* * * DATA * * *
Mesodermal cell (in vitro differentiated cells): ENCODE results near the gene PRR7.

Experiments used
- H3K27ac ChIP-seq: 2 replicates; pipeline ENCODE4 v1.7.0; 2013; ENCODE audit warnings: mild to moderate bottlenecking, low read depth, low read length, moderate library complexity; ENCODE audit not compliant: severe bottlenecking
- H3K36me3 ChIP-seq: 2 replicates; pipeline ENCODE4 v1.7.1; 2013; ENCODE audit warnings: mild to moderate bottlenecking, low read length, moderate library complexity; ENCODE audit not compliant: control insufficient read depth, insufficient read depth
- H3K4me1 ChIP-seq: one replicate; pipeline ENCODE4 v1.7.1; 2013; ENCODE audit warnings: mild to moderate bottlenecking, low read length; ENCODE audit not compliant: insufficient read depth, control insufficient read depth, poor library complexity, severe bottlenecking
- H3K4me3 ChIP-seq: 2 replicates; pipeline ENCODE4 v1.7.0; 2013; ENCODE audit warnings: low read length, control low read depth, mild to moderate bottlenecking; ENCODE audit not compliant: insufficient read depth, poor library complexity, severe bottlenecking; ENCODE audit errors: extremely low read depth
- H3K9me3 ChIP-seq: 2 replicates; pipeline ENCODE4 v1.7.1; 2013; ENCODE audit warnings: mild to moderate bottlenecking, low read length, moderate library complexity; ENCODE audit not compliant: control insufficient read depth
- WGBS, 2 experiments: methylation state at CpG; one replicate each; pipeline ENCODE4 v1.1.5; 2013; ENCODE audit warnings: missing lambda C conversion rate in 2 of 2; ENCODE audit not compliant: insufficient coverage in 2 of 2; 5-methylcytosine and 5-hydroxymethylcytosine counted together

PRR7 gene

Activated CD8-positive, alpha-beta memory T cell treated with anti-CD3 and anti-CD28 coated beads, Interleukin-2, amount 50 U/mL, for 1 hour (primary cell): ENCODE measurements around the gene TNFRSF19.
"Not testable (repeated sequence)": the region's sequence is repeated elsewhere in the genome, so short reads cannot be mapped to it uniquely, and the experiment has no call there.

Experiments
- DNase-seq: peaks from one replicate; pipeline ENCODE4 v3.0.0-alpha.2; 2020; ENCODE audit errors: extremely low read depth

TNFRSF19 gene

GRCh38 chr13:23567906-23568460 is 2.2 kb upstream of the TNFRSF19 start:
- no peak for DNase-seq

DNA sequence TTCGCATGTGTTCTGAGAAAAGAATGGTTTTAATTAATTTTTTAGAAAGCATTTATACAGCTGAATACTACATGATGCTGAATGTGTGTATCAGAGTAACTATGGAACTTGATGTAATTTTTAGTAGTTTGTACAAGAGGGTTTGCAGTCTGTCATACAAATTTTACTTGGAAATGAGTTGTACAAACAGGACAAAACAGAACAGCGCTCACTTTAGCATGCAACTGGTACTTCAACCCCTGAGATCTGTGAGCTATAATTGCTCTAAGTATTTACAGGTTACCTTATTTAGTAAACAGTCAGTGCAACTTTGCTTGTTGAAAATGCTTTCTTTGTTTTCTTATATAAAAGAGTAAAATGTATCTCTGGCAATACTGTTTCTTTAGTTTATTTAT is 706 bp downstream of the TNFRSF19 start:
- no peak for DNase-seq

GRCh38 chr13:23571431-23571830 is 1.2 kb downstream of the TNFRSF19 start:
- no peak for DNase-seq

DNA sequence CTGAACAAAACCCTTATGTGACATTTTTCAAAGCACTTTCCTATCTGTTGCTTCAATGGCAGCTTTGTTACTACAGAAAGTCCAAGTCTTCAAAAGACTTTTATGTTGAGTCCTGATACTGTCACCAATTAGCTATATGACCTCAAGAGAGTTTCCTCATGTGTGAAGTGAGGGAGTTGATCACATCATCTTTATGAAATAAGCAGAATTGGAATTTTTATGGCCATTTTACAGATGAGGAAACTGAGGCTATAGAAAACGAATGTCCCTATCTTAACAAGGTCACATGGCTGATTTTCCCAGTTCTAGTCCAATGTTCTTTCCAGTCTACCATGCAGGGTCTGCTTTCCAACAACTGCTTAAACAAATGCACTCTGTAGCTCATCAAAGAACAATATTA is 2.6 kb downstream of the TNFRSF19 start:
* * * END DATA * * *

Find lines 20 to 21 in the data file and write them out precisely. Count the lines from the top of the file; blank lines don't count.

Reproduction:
- no peak for DNase-seq

DNA sequence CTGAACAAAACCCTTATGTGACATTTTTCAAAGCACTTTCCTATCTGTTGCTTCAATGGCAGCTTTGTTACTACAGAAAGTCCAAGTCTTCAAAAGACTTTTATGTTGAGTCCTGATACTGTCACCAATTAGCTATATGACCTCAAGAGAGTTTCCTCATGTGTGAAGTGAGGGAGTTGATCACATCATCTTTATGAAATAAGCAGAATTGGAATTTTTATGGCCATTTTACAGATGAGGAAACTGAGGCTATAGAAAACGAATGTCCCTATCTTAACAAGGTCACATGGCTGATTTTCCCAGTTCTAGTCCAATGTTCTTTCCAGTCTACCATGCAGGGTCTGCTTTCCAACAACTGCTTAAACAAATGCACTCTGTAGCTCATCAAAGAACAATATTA is 2.6 kb downstream of the TNFRSF19 start: